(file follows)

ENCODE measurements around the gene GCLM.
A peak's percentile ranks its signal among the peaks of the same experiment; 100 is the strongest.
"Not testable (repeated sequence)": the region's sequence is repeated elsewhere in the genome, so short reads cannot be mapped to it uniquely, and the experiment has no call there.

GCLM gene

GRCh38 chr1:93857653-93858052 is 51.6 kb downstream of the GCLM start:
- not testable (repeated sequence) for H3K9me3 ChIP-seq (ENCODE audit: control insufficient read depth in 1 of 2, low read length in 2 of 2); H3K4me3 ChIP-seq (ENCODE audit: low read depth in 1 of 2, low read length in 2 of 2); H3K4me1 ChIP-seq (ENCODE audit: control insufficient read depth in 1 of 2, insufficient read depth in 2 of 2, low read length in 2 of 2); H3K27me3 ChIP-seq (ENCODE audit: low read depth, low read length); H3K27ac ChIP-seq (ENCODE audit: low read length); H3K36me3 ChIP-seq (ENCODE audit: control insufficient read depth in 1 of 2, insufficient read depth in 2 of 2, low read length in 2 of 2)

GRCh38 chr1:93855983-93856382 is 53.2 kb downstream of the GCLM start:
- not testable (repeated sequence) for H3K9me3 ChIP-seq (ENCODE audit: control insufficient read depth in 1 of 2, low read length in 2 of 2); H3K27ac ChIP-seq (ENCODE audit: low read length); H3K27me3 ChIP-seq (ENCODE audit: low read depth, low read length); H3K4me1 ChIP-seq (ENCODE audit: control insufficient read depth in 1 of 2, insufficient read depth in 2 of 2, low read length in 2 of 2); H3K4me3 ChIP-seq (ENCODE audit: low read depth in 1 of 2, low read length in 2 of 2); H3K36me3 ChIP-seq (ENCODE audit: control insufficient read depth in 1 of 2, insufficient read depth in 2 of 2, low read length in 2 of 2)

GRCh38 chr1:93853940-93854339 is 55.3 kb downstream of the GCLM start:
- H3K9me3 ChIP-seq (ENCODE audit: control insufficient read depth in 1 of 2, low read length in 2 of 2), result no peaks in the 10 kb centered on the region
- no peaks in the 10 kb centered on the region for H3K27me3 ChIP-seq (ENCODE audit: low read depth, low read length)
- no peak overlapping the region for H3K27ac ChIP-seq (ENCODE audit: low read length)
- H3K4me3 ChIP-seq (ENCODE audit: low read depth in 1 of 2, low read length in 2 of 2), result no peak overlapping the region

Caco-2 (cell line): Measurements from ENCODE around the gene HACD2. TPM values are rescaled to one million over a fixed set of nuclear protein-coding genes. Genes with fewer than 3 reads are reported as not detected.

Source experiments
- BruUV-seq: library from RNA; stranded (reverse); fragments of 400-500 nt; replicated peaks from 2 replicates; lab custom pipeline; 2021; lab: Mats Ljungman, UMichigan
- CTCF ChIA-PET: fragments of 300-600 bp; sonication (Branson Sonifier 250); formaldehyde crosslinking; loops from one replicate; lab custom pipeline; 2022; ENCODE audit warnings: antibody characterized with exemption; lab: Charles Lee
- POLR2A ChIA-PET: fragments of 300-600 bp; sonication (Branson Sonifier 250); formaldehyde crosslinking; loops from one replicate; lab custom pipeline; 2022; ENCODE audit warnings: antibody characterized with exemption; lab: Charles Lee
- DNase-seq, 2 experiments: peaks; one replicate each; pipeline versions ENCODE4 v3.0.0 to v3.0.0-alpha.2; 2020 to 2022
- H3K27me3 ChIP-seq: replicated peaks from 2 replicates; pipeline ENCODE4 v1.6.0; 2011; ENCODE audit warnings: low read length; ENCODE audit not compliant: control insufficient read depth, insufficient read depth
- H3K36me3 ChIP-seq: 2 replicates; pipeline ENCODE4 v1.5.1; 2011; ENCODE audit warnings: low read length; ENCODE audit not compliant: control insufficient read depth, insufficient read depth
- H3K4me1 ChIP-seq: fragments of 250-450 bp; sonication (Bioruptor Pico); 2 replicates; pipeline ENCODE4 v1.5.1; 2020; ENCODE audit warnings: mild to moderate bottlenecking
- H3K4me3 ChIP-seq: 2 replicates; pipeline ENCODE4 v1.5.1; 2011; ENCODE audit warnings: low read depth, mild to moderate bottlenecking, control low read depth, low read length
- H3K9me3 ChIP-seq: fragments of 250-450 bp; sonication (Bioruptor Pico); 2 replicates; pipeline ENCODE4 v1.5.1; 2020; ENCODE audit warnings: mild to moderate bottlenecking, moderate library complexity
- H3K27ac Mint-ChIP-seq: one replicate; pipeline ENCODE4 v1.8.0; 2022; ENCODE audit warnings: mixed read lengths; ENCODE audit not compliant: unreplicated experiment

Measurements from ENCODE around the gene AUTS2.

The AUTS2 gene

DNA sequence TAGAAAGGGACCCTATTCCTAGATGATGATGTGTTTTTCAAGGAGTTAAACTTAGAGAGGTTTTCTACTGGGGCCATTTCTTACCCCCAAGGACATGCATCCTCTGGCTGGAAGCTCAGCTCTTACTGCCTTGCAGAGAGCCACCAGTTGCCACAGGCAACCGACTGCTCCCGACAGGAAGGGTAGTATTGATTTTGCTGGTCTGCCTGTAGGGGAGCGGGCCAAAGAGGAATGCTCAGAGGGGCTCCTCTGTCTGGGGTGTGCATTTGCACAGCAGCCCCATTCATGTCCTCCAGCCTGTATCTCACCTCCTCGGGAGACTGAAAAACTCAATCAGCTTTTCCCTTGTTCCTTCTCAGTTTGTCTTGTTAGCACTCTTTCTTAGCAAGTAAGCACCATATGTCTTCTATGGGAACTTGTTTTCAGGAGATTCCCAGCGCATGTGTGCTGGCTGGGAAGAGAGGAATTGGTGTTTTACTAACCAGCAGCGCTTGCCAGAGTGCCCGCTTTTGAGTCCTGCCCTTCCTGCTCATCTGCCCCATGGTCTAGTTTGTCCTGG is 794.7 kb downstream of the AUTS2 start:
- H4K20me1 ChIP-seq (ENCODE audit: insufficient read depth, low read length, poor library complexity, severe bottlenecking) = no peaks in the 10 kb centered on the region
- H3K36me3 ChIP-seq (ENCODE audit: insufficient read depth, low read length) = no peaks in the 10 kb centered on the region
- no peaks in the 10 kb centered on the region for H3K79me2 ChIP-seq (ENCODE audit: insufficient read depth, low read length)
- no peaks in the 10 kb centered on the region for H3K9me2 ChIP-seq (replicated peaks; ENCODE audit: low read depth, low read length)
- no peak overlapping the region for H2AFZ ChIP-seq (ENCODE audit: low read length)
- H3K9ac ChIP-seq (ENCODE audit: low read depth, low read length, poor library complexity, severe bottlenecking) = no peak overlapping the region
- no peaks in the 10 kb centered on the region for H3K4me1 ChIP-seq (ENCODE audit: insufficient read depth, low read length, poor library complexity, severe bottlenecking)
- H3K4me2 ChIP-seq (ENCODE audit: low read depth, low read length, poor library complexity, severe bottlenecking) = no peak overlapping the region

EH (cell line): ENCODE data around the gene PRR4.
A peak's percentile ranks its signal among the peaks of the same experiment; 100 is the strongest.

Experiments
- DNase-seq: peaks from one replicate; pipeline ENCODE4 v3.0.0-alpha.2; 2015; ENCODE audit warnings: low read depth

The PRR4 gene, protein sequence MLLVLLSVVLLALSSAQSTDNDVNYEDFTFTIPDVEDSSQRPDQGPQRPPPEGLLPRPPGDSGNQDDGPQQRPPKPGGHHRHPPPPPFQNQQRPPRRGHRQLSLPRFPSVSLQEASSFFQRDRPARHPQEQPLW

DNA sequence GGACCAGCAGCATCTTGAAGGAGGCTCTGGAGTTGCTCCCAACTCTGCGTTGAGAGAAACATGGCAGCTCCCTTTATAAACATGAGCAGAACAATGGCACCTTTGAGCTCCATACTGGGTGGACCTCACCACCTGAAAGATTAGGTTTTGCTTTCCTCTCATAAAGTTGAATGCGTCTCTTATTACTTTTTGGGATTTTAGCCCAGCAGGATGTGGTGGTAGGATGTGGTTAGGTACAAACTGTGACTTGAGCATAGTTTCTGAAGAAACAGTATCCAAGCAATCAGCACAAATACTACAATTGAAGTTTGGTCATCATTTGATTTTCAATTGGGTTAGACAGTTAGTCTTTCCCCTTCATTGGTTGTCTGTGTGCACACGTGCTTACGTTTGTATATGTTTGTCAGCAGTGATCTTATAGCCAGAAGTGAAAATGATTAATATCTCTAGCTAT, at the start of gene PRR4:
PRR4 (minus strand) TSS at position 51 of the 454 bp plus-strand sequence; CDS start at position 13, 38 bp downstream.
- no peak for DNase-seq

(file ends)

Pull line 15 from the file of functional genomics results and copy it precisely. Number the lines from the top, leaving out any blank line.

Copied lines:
Source experiments